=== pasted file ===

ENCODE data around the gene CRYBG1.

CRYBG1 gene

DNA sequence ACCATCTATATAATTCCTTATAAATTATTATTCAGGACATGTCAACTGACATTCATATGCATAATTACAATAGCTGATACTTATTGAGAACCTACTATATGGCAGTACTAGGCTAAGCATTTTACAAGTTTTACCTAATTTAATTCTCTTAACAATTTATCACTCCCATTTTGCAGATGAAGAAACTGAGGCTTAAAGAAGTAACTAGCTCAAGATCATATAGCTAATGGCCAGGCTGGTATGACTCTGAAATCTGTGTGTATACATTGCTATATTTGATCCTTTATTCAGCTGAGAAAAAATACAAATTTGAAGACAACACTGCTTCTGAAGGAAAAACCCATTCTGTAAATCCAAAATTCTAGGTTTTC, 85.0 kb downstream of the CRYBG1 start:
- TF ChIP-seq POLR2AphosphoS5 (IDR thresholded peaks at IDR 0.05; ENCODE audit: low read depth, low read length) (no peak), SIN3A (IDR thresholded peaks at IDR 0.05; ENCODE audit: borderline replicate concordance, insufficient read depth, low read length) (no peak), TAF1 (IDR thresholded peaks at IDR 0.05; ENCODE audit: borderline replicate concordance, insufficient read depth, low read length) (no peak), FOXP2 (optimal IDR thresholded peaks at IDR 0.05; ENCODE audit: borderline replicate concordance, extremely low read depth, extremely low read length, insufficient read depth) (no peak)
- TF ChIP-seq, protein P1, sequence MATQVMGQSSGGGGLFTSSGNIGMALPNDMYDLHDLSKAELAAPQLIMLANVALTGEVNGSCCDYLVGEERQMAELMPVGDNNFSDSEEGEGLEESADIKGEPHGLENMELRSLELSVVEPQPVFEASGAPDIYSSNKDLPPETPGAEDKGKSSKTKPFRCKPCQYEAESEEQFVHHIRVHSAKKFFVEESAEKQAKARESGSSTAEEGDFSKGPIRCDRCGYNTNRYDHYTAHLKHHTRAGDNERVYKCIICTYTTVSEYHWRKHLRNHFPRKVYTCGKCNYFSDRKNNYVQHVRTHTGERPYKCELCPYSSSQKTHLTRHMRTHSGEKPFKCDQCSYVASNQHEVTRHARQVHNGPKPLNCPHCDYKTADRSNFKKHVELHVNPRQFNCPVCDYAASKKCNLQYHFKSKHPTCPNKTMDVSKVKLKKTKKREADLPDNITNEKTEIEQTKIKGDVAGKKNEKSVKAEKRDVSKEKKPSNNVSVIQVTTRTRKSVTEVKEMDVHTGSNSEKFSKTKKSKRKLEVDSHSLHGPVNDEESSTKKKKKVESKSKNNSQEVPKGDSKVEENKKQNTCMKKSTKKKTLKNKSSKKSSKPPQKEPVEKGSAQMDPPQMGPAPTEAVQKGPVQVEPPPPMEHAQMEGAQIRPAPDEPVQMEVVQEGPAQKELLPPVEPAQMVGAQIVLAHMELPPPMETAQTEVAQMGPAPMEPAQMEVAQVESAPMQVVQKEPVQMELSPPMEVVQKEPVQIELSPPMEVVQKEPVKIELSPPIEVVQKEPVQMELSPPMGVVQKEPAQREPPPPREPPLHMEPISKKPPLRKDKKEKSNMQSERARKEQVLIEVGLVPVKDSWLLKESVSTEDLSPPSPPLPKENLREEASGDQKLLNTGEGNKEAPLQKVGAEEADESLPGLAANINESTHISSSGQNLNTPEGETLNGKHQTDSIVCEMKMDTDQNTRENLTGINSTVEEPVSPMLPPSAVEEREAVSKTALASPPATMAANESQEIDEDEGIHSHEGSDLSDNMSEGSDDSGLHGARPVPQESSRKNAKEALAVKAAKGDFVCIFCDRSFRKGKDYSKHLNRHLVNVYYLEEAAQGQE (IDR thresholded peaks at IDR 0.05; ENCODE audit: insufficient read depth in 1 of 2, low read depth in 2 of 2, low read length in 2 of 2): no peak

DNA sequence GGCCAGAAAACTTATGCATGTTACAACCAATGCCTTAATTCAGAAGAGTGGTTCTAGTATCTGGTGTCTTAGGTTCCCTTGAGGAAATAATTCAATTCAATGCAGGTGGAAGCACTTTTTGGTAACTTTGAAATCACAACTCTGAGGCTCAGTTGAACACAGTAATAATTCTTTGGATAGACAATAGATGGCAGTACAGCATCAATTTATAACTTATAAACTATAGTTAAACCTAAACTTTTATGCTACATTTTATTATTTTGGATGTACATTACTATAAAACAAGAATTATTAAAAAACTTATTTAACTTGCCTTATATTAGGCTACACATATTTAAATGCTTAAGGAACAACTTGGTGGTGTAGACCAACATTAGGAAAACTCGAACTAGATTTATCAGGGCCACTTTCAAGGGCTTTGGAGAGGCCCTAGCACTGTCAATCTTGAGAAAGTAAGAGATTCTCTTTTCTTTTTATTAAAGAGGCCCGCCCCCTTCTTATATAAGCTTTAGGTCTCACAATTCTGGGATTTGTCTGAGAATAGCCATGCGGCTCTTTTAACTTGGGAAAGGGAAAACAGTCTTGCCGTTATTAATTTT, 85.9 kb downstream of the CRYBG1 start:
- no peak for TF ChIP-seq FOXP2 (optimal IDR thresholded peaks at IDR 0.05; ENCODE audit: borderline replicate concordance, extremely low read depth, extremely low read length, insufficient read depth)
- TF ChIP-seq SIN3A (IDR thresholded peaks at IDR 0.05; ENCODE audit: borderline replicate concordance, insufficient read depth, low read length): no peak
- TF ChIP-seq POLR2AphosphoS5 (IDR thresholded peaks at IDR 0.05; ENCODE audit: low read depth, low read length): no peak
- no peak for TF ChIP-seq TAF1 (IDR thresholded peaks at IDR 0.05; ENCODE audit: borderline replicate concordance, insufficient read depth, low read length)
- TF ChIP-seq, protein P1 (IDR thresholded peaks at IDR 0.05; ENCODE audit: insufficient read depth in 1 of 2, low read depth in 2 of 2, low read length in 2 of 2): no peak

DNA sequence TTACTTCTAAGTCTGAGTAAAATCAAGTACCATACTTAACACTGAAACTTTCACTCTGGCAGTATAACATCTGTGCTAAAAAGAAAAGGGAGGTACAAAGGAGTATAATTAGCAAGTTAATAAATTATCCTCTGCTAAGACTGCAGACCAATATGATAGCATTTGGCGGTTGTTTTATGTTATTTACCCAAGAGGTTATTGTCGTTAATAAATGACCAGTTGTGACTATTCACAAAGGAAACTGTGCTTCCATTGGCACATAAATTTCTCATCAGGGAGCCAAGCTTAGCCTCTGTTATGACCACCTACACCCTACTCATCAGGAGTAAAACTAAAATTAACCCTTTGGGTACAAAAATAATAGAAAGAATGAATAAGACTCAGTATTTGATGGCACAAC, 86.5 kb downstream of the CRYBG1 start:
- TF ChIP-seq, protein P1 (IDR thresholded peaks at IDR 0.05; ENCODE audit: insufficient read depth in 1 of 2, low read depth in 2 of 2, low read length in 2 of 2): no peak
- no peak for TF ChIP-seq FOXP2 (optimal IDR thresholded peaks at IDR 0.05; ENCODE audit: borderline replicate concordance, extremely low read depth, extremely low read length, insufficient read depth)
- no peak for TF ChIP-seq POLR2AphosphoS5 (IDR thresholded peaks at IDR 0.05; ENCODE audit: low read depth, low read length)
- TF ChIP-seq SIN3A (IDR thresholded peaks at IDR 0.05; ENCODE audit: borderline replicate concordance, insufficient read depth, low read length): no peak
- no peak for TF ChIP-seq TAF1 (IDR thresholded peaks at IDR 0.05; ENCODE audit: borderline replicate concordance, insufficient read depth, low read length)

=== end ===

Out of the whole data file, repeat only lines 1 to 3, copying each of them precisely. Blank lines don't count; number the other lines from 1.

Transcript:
ENCODE data around the gene CRYBG1.

CRYBG1 gene

DNA sequence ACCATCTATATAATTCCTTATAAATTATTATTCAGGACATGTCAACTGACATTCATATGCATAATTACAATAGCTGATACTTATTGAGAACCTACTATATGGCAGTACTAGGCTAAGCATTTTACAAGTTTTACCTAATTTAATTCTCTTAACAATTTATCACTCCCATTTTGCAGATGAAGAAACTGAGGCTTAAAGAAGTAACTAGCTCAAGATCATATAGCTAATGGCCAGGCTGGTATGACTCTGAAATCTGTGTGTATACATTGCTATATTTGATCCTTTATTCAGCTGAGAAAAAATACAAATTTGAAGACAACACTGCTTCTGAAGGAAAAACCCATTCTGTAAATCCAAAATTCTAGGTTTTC, 85.0 kb downstream of the CRYBG1 start: